One of the foundational materials of the Montessori elementary curriculum is Fundamental Needs of Humans. I think this can be a gold mine for WL teachers. This material focuses on the interconnectedness of people and their needs- a great base when broaching global citizenship with elementary aged children. At my school, children participate in Trick or Treat for Unicef, and I thought this to be an untapped opportunity for Spanish class.
What did we do?
- I volunteered the Spanish department (OK, that's me and a part time assistant teacher) to sponsor our school's elementary-middle school Trick or Treat for UNICEF efforts. (Can you say positive PR for WL?) That meant that I was responsible for ordering the trick or treat boxes, distributing them, collecting the funds and sending them in.
- We adapted some of the Trick or Treat teaching materials to Spanish and tapped UNICEF España for back up here: Check out their Pinterest Board. I had to accept that there would be some English use in this-UNICEF has amazing videos, in English, to help explore the challenges children in the world face around water, nutrition, education and health. However, the majority of the materials are great for adapting to the TL, and UNICEF produces all kinds of child friendly teaching materials, in a variety of languages, including these video clips and games from the UNICEF-Pocoyo partnership on los derechos del niño.
- Something that really helped was partnering with the homeroom teachers to take care of the business that would have been too advanced for our students in the TL, creating a great tie between Spanish class and the homeroom. This was a school-wide effort-children from kindergarten through middle school worked on this in Spanish classes. (Below was used with K-6)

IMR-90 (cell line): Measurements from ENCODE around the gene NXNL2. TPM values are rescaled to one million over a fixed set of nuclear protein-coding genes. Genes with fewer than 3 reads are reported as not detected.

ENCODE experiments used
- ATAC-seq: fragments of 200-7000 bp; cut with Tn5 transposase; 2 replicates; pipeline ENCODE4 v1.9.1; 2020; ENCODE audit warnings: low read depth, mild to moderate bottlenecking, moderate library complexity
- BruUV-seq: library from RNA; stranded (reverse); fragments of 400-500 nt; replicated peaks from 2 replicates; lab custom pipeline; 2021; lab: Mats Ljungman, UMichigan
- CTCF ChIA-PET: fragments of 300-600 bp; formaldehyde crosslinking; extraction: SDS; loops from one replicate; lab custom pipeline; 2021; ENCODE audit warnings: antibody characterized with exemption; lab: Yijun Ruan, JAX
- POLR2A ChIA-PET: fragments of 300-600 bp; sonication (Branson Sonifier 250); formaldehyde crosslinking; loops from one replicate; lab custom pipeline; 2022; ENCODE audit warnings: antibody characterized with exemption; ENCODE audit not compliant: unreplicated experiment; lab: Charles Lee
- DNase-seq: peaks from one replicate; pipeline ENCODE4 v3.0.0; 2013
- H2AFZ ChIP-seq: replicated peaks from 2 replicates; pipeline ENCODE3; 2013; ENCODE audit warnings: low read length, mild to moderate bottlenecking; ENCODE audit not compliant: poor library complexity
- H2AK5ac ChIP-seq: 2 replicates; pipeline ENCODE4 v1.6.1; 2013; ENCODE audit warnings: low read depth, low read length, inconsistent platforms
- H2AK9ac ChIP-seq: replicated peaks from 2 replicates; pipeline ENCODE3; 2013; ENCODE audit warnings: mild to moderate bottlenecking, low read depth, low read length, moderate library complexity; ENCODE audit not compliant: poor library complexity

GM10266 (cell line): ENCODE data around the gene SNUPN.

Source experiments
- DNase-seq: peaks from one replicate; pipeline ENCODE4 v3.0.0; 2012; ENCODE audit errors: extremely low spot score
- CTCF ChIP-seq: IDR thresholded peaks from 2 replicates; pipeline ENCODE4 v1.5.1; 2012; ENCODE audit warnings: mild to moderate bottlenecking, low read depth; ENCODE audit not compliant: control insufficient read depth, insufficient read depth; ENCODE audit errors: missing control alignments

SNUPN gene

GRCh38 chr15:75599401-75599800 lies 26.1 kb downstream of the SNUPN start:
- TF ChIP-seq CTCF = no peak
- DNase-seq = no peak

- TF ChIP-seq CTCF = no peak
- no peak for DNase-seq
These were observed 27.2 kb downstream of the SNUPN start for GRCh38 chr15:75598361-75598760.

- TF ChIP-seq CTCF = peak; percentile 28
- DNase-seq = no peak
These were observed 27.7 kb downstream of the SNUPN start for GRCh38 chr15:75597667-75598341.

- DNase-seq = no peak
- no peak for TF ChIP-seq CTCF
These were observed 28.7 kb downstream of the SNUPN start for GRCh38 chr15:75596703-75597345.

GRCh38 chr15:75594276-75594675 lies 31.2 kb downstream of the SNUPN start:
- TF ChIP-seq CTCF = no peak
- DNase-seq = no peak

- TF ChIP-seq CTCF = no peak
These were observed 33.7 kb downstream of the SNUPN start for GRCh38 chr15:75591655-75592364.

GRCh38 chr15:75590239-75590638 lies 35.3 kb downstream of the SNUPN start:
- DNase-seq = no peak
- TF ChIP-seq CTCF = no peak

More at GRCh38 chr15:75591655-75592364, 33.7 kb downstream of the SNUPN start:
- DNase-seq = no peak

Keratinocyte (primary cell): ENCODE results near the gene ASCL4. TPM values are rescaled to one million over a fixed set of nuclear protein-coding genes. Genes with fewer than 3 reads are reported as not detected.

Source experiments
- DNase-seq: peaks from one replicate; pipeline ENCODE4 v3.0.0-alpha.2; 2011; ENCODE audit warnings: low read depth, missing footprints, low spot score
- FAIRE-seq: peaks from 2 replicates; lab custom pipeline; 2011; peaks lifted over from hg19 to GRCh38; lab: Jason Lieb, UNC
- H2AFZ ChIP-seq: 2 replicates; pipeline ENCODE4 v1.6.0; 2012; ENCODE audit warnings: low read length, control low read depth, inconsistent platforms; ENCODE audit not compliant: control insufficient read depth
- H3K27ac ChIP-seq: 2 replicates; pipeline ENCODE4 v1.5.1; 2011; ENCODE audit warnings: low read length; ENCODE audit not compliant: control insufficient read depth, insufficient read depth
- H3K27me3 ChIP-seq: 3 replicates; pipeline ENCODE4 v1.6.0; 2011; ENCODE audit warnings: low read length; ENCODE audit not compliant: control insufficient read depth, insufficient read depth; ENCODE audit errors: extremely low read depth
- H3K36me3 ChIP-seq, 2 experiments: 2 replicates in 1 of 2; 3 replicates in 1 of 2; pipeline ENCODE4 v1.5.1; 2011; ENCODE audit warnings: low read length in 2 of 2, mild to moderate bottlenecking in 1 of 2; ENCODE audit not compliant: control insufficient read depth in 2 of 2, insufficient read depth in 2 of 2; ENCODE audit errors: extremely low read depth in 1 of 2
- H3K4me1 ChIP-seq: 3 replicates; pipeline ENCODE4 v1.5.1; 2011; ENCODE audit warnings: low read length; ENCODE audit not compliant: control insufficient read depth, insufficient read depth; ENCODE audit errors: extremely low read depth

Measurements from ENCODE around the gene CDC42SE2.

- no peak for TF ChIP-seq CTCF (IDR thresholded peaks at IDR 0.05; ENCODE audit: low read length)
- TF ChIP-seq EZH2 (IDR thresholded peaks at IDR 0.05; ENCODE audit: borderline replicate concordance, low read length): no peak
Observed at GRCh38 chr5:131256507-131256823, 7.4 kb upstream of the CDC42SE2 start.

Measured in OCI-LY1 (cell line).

UNICEF offers lesson plans on their website-with photos perfect for describing and discussing. We used many of these photos to create flashcards with needs in Spanish: bomba de agua, vacunas, nutrición, etc. At the beginning of the unit, we used these to teach new vocab, but in combination with photos of videojuegos, dulces, juguetes, etc, we asked the children to start categorizing and thinking about whether something is a need or a want. Simple language: ¿Es necesario? o ¿No es necesario?
While considering what's necessary we introduced the question about what children might be lacking in places around the world(geography connection!). I never want to pose problems to the children in which they feel helpless-this is why I love this program, because the children can develop awareness of needs in the world AND take action in an age appropriate way.
During Spanish classes, we set goals based on these graphics:
(photo below)This part was done in the homeroom, then the information could be used in Spanish class-talking about how much money was raised and then what material support could be provided: # de vacunas, bombas de agua, protección contra malaria, etc).
This first go was a lot of work, but in subsequent years, it will get easier and more automated for us, and well worth the preparation.
In the end, children(in the TL) can:
1) Identify needs, wants
2) Identify challenges in the world to meeting needs
3) Identify and suggest solutions to these challenges
4) Name/find places on a map that are mentioned in lessons
5) Talk about which materials goods (and how much) they were able to provide